Owner and Lead Pro
Professional Cash game trainer Bart Hanson has been producing strategy content for over fifteen years. He first started on Live at the Bike! back in 2005, then moved on to host "Cash Plays" on Poker Road, then "Deuce Plays" on Deuces Cracked and then to CrushLivePoker in 2012.
In his career as a professional poker player, Bart Hanson has:
-6 WSOP Final Tables
-Over 15 years of experience at the table
-Over $1,000,000 in tournament earnings
-Multiple appearances on ESPN and Poker Night in America
-4th place finish in 2019 WSOP Monster Stack
One of the biggest mistakes that any serious player can make is giving other players too much credit. The simple fact of the matter is that most poker players, especially recreational ones, are only playing the strength of their own hand and nothing else. They are not thinking about ranges, pot odds or what types of hands that they can represent. Most have them, when trying to determine whether to call or fold, are just wondering if we have “it” or not. And they might not even know what “it” is. They are definitely miles away from actually knowing what we hold.
Obviously this is good for us as thinking players. We have a big advantage over these simple player types and can easily exploit them. However, I have seen many good players out level themselves into thinking that their opponents are capable of making sophisticated moves. Most of the time this involves making some incredibly stupid call downs because if they reversed the situation they think that it would be a good spot to bluff. They do not adjust to the fact that most of their opponents are not thinking at all.
A great example of this is a hand that I saw happen at the Bicycle Casino last week. We were playing $5-$10 no limit and this eighty-five year old was at the table playing like it was January of 2004. I literally never saw this guy raise for the hour or so I had been at the table--like it was his job to check call every street. Effective stacks were about $2500 when he finally opened to $50 under the gun. This young, hoodie, headphone dude to my left three bet him to $165, everyone folded and the guy called. The flop came out J♦ T♦ 3♣. The older guy checked and the kid bet $175. Without hesitation the guy called. The turn was the 6♦. The old guy checked again and the kid now bet $500. Almost instantly, this Johnny Hughes (from 2+2) lookalike moved all-in for $2200. The kid thought about it for a long time and then finally flipped over J♠ 6♠ to get a read. I could not believe it was taking him so long to make a decision. When have you ever seen a guy who was over eighty years old check raise the turn all-in on the come? “Call,” the kid said. Of course, the man tabled A♦ K♦ and scooped over a five thousand dollar pot.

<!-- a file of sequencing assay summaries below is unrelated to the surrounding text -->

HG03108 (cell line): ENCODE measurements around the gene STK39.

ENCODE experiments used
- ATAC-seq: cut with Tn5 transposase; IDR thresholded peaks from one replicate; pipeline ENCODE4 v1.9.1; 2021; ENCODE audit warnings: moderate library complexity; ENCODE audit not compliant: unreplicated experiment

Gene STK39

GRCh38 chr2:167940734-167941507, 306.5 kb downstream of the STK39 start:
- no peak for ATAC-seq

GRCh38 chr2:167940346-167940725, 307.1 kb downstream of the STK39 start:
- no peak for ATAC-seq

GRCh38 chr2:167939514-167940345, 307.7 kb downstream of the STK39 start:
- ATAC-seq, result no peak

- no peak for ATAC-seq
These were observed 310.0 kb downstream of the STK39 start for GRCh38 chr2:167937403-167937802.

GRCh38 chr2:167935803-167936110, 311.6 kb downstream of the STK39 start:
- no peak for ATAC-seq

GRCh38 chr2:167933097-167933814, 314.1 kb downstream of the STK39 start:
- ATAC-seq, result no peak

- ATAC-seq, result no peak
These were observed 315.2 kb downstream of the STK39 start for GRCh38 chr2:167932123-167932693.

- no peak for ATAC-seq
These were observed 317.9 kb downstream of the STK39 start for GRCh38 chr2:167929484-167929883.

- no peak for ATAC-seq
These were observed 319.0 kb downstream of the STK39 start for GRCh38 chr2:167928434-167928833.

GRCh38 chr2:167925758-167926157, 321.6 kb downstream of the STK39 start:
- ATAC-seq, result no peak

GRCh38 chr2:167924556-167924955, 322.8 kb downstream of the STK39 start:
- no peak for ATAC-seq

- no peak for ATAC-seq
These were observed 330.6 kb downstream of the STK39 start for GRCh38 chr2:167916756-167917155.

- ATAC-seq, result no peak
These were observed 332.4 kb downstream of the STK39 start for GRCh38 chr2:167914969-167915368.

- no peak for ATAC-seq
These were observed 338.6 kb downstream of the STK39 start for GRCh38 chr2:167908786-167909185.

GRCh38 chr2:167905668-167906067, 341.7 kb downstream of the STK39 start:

A few orbits later the old man got up and left. One of the kid’s buddies came over and the two started to discuss the hand. Mr. Hoodie’s explanation for calling wasn’t that he thought that the man might be overplaying a hand like A♥ A♦ or K♥ K♦--but rather that it was a good spot for the old man to bluff the flush because the kid rarely has suited cards in his range in a three bet pot. I literally spit out my coffee.
Here was a guy who obviously did not study the game. He had enough trouble reading his own hand. He was not contemplating what other people held. How is he going to suddenly decide to reverse float in a three bet pot and bluff a front door flush draw? Are you kidding me? This concept may seem obvious but I see players make bad decisions based on giving their opponents too much credit all the time. I even will sometimes do it, although not to that extent, but it is one of the leaks in my game that I am trying to patch up. Sometimes, especially when I check back the flop as the pre flop raiser, I think that my opponent is very strong when they bet into me on a turn card that should hit my range. Like if the board is Q68 and I check back the flop with 99. I get concerned when my opponent suddenly leads out on a K turn and usually I will give up my hand. Lately, though, I have figured out that this is not always the case. My opponent, a lot of the time, is betting the turn merely because I checked backed the flop. They are not putting two and two together.
The moral of this story is if you are a thinking player chances are your opponent is not. Do not base your decisions on what you would do putting yourself in your opponent’s position.
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